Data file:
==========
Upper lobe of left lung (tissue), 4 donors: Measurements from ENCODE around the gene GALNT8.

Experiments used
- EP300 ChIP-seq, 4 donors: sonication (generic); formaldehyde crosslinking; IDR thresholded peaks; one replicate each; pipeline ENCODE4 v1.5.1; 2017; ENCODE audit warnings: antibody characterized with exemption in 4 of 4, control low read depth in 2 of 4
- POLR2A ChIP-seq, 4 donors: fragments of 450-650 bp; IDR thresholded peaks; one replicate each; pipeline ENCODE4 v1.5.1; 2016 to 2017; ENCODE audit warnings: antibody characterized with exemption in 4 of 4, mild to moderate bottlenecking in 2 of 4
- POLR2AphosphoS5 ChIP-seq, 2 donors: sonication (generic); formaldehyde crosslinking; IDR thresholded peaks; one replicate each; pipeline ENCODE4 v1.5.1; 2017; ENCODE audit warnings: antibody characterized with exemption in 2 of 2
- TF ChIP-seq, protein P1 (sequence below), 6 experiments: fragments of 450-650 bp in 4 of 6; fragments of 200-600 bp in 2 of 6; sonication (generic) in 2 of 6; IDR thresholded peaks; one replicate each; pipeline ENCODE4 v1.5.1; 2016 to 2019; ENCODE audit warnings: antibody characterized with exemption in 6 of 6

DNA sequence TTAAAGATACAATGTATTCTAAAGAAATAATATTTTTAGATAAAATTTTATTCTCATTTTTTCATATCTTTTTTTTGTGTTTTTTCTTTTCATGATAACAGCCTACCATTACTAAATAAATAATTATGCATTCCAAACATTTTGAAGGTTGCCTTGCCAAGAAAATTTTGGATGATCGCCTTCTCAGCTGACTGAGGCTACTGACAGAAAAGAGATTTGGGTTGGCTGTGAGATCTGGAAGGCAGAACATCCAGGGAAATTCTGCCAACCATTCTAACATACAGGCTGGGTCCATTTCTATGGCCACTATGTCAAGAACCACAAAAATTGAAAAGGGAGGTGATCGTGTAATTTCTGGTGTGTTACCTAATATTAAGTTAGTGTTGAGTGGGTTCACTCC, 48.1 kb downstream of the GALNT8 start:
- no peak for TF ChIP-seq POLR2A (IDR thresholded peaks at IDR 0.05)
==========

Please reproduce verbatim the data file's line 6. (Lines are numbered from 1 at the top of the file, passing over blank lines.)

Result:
- TF ChIP-seq, protein P1 (sequence below), 6 experiments: fragments of 450-650 bp in 4 of 6; fragments of 200-600 bp in 2 of 6; sonication (generic) in 2 of 6; IDR thresholded peaks; one replicate each; pipeline ENCODE4 v1.5.1; 2016 to 2019; ENCODE audit warnings: antibody characterized with exemption in 6 of 6